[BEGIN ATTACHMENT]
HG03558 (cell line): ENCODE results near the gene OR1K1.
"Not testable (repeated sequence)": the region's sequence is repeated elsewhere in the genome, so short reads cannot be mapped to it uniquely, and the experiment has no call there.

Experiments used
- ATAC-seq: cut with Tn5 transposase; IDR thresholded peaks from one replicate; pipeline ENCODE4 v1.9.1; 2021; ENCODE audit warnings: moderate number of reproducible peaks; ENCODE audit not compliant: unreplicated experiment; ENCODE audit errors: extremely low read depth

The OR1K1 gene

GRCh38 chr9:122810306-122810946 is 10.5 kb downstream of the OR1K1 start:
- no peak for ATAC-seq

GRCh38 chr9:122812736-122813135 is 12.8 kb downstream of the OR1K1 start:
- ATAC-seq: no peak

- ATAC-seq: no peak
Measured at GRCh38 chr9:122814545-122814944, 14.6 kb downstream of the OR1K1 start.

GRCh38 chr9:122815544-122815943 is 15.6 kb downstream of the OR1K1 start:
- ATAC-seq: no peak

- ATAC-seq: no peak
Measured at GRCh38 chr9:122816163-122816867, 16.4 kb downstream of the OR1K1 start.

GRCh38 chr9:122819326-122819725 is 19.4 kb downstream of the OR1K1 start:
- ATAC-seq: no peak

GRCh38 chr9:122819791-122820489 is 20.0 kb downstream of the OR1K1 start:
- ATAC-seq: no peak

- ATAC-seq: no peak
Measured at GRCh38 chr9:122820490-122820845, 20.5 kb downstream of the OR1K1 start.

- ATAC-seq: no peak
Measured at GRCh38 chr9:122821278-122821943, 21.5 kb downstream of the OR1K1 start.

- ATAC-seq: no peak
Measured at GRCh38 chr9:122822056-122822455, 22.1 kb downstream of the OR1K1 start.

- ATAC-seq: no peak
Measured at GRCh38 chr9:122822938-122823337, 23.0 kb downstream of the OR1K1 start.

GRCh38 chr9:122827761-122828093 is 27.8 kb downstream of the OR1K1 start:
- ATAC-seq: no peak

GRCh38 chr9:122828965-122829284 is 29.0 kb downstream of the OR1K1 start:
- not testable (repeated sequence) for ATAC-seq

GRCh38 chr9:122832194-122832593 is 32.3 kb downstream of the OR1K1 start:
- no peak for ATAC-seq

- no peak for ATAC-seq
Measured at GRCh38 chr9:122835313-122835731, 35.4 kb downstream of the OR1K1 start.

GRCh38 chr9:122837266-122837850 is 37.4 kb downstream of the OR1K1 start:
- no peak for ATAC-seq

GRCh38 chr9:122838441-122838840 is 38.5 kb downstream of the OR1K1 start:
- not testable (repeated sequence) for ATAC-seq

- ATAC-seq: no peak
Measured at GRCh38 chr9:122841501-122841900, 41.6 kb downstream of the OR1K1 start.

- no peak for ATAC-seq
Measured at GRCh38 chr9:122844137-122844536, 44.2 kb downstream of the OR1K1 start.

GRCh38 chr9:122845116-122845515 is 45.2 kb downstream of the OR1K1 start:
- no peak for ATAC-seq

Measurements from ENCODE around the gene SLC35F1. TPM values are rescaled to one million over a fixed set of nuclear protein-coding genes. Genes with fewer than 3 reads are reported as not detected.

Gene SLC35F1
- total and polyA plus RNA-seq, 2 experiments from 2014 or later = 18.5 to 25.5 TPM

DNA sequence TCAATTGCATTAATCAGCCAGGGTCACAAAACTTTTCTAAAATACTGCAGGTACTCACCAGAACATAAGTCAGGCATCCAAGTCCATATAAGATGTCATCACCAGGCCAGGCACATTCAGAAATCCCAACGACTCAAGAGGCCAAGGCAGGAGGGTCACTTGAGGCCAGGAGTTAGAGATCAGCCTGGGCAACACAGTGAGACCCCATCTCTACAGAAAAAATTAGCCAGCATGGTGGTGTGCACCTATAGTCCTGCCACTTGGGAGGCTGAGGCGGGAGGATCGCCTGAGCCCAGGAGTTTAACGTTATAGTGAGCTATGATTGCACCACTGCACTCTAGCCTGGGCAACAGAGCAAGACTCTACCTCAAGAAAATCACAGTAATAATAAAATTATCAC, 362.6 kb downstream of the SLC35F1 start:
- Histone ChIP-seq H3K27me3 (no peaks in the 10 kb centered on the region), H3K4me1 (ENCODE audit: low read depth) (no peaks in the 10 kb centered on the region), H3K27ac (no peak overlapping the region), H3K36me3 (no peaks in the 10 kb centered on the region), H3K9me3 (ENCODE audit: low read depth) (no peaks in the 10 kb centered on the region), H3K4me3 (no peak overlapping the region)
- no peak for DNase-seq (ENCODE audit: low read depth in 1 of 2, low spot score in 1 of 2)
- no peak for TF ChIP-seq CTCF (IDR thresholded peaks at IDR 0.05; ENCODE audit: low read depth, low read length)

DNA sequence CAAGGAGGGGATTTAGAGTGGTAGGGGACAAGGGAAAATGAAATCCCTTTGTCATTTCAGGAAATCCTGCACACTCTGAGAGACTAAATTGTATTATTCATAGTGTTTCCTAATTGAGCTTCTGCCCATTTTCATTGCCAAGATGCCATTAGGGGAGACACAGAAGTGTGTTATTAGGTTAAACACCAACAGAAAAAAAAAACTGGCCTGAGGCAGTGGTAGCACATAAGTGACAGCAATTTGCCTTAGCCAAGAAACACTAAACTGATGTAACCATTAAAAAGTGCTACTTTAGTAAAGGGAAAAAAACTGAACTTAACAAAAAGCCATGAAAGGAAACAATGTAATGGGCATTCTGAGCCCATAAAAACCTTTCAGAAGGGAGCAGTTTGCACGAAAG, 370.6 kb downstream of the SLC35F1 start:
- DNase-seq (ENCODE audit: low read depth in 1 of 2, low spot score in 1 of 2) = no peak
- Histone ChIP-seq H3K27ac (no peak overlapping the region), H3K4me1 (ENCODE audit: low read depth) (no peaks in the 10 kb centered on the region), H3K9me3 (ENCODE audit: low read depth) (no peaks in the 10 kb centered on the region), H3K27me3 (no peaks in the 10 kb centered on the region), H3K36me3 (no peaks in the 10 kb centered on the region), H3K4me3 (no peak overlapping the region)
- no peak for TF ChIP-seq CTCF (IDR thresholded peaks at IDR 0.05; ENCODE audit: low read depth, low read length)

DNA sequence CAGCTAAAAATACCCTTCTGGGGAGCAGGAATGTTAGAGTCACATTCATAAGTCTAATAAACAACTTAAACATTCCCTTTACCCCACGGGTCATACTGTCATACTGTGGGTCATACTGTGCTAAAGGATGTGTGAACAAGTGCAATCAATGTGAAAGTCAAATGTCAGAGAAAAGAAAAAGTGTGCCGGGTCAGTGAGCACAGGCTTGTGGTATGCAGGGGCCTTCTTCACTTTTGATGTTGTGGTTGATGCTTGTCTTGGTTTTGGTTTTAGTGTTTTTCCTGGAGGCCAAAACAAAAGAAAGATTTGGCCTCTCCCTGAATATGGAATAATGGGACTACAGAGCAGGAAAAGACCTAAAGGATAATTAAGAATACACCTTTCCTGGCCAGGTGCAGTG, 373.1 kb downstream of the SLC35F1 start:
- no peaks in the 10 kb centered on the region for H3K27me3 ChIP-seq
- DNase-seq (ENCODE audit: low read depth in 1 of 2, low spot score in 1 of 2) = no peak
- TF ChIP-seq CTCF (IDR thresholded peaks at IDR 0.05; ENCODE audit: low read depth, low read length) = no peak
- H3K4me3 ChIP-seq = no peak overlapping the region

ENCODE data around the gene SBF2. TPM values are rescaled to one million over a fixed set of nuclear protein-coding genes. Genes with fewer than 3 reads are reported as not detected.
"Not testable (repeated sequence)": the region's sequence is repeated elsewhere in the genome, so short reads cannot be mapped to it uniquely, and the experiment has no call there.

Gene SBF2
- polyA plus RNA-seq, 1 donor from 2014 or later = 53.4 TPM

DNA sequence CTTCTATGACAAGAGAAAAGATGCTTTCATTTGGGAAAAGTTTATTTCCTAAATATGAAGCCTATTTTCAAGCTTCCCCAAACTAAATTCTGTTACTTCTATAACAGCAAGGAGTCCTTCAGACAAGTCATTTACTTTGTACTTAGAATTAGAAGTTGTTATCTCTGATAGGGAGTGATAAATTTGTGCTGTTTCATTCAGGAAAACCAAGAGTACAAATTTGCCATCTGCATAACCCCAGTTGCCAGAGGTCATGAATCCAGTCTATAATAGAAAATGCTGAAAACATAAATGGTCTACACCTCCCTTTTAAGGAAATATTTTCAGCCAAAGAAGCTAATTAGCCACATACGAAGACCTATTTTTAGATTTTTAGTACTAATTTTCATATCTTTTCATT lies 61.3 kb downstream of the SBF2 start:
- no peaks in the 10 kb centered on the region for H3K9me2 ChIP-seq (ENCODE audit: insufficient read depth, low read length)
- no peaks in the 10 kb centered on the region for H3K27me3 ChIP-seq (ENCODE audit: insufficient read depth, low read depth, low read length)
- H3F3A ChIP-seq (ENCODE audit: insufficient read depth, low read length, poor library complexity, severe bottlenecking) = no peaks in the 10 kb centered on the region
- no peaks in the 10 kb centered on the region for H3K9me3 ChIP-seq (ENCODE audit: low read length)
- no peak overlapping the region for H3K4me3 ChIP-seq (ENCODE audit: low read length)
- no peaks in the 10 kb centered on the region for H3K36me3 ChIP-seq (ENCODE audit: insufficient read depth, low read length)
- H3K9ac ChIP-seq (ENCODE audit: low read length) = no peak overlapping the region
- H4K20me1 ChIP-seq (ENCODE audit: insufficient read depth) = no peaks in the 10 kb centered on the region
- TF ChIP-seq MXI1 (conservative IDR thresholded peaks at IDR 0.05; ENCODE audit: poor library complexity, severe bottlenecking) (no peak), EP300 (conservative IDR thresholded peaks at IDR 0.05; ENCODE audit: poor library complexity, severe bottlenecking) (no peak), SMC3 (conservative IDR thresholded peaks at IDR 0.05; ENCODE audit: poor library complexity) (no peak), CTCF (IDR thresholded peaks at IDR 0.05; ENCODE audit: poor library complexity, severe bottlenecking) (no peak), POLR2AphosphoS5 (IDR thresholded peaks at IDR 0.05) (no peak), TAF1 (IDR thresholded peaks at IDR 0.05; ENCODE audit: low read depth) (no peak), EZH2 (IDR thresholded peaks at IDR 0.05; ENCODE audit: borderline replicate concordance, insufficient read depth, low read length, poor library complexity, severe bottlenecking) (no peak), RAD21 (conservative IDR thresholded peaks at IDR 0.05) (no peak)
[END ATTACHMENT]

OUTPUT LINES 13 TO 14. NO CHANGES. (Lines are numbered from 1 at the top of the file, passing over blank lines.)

- ATAC-seq: no peak

- ATAC-seq: no peak